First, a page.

Original languageEnglish
Pages (from-to)347-352
Number of pages6
JournalGynecologic Oncology
Volume120
Issue number3
DOIs
StatePublished - Mar 1 2011

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Sentinel Lymph Node Biopsy
Carcinoma
Lymph Nodes
Neoplasm Micrometastasis
Sentinel Lymph Node
Neoplasm Metastasis
Lymph Node Excision
Lymphoscintigraphy
Injections
Case Management
Colloids

Keywords

  • Cervical cancer
  • Micrometastasis
  • Sentinel lymph nodes

ASJC Scopus subject areas

  • Obstetrics and Gynecology
  • Oncology

Cite this

Diaz, J. P., Gemignani, M. L., Pandit-Taskar, N., Park, K. J., Murray, M. P., Chi, D. S., ... Abu-Rustum, N. R. (2011). Sentinel lymph node biopsy in the management of early-stage cervical carcinoma. Gynecologic Oncology, 120(3), 347-352. https://doi.org/10.1016/j.ygyno.2010.12.334

Sentinel lymph node biopsy in the management of early-stage cervical carcinoma. / Diaz, John P.; Gemignani, Mary L.; Pandit-Taskar, Neeta; Park, Kay J.; Murray, Melissa P.; Chi, Dennis S.; Sonoda, Yukio; Barakat, Richard R.; Abu-Rustum, Nadeem R.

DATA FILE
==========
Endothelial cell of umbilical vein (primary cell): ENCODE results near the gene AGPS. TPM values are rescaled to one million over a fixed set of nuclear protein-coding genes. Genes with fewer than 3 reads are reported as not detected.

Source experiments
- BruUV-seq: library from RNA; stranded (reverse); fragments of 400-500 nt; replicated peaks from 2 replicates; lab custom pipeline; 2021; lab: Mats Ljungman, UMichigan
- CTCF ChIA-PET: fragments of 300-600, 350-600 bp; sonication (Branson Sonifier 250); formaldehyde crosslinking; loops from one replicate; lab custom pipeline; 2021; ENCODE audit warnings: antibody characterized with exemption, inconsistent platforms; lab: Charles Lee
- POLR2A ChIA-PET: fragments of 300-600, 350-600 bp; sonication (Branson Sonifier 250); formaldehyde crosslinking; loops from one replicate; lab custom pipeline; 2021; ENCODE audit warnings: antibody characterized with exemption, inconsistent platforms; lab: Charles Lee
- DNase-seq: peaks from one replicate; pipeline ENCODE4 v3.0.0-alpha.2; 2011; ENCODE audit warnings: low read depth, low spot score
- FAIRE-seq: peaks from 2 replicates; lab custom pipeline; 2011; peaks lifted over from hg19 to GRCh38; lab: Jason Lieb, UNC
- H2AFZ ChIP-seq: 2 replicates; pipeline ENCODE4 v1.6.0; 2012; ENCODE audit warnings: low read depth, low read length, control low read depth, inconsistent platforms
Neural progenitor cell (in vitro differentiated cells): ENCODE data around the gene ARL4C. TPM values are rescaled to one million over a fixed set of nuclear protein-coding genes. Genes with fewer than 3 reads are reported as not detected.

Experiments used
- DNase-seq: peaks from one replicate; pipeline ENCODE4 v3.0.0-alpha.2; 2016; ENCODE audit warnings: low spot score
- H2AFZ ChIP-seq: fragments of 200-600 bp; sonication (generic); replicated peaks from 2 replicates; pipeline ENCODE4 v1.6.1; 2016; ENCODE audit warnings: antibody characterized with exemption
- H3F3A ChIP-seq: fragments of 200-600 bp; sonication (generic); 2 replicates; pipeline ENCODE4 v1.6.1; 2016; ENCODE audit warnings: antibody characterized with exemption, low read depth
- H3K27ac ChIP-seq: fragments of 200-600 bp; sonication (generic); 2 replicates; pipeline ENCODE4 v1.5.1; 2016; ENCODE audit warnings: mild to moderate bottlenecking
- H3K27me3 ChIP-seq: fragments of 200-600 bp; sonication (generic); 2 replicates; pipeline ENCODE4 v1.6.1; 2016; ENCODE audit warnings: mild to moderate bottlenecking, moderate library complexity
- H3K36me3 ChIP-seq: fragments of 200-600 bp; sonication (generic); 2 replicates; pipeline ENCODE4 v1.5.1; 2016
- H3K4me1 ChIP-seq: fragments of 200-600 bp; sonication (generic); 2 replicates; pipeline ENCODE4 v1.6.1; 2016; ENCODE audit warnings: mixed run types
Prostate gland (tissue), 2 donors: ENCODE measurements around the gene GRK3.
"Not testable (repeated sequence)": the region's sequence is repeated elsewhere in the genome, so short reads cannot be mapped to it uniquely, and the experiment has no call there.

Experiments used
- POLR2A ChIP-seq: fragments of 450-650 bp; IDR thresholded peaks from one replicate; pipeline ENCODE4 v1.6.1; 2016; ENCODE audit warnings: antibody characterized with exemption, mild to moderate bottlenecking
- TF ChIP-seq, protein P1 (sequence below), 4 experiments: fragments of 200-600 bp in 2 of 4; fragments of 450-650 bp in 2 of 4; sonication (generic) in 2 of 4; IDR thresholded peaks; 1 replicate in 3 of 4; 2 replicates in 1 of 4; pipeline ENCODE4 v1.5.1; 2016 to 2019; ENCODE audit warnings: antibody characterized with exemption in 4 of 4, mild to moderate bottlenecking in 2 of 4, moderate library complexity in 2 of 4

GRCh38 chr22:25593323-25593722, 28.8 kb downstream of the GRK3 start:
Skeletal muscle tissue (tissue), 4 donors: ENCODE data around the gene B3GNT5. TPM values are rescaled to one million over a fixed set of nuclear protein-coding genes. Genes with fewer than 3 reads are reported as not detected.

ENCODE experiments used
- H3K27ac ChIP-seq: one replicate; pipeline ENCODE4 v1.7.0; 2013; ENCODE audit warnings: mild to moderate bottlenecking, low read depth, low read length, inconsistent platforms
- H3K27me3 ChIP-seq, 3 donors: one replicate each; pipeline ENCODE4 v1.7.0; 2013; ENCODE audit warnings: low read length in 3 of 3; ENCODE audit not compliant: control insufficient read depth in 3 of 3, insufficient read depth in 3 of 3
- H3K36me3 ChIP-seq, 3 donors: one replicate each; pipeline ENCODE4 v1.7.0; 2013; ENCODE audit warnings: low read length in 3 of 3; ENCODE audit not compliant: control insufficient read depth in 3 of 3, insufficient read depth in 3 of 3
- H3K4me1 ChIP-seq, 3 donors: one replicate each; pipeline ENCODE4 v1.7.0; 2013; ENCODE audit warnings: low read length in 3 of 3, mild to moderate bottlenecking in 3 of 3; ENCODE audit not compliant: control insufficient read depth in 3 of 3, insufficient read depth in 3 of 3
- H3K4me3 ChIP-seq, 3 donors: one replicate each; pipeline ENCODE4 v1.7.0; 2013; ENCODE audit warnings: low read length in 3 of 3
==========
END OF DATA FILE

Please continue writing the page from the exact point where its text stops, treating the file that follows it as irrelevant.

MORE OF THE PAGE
In: Gynecologic Oncology, Vol. 120, No. 3, 01.03.2011, p. 347-352.

Research output: Contribution to journalArticle

Diaz, JP, Gemignani, ML, Pandit-Taskar, N, Park, KJ, Murray, MP, Chi, DS, Sonoda, Y, Barakat, RR & Abu-Rustum, NR 2011, 'Sentinel lymph node biopsy in the management of early-stage cervical carcinoma', Gynecologic Oncology, vol. 120, no. 3, pp. 347-352. https://doi.org/10.1016/j.ygyno.2010.12.334
Diaz JP, Gemignani ML, Pandit-Taskar N, Park KJ, Murray MP, Chi DS et al. Sentinel lymph node biopsy in the management of early-stage cervical carcinoma. Gynecologic Oncology. 2011 Mar 1;120(3):347-352. https://doi.org/10.1016/j.ygyno.2010.12.334
Diaz, John P. ; Gemignani, Mary L. ; Pandit-Taskar, Neeta ; Park, Kay J. ; Murray, Melissa P. ; Chi, Dennis S. ; Sonoda, Yukio ; Barakat, Richard R. ; Abu-Rustum, Nadeem R. / Sentinel lymph node biopsy in the management of early-stage cervical carcinoma. In: Gynecologic Oncology. 2011 ; Vol. 120, No. 3. pp. 347-352.